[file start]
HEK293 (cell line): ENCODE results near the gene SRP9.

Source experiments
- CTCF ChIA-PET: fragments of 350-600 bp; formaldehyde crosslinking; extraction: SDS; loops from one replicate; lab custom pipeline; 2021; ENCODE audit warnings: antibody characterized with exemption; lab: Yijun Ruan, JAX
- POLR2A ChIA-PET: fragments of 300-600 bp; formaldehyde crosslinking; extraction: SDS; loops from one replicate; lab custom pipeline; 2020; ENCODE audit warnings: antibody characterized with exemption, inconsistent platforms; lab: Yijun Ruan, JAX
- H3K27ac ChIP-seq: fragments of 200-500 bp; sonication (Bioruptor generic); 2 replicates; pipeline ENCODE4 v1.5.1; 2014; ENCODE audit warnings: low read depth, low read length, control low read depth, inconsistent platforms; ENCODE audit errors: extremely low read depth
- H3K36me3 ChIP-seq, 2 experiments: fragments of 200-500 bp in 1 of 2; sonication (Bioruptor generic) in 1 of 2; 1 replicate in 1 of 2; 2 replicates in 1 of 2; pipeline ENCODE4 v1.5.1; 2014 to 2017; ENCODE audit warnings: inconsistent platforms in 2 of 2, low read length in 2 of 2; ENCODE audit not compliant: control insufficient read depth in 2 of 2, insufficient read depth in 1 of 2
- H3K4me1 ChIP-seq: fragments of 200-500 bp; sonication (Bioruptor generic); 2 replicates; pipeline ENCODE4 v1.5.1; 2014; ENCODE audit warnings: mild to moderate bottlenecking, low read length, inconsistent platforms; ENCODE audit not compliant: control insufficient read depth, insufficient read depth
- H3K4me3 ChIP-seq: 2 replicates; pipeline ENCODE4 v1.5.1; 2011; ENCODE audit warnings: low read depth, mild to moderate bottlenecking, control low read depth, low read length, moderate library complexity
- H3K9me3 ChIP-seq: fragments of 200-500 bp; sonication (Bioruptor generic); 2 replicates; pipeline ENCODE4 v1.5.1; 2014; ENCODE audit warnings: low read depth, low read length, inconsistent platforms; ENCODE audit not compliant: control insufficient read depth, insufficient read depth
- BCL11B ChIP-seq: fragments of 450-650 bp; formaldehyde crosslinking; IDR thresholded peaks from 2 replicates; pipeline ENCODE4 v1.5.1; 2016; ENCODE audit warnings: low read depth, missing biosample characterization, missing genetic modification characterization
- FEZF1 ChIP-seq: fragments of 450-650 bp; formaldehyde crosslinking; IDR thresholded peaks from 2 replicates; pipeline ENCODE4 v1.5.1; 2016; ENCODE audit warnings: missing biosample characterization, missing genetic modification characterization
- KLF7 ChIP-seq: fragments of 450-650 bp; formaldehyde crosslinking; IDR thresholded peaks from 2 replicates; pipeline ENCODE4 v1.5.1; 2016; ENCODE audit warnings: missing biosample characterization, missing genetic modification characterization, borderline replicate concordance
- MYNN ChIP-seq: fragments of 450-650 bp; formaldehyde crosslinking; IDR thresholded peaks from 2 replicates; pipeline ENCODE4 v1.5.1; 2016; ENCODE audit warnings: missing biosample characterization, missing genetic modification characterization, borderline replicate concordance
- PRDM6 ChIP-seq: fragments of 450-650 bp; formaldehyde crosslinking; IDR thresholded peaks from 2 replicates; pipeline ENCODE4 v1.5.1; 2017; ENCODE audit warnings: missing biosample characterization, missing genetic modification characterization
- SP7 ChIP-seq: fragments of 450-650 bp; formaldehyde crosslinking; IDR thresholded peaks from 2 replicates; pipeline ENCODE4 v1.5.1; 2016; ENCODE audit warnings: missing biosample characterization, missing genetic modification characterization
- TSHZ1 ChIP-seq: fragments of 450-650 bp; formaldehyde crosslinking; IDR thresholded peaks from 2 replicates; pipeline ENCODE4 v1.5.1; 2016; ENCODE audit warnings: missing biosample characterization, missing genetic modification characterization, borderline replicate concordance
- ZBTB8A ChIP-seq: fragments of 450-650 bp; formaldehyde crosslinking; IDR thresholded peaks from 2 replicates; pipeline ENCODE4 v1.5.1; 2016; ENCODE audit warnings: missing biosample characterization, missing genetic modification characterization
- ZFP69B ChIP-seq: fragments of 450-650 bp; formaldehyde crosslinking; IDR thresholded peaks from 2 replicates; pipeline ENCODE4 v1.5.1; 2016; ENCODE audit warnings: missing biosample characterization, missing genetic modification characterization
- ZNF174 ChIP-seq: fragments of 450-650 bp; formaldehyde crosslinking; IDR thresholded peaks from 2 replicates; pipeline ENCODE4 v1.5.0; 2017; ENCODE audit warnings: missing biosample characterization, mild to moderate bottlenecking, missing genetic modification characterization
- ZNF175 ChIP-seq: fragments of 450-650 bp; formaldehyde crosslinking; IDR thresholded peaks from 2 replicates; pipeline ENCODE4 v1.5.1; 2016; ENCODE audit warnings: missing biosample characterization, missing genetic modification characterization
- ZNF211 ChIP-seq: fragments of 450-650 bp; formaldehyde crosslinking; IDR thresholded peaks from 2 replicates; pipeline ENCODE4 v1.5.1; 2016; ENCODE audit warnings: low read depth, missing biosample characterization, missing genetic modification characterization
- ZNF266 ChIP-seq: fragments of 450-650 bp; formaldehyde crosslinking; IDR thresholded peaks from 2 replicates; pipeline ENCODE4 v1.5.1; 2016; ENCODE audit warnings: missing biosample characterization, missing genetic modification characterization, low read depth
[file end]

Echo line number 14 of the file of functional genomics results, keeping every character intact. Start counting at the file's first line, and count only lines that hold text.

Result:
- PRDM6 ChIP-seq: fragments of 450-650 bp; formaldehyde crosslinking; IDR thresholded peaks from 2 replicates; pipeline ENCODE4 v1.5.1; 2017; ENCODE audit warnings: missing biosample characterization, missing genetic modification characterization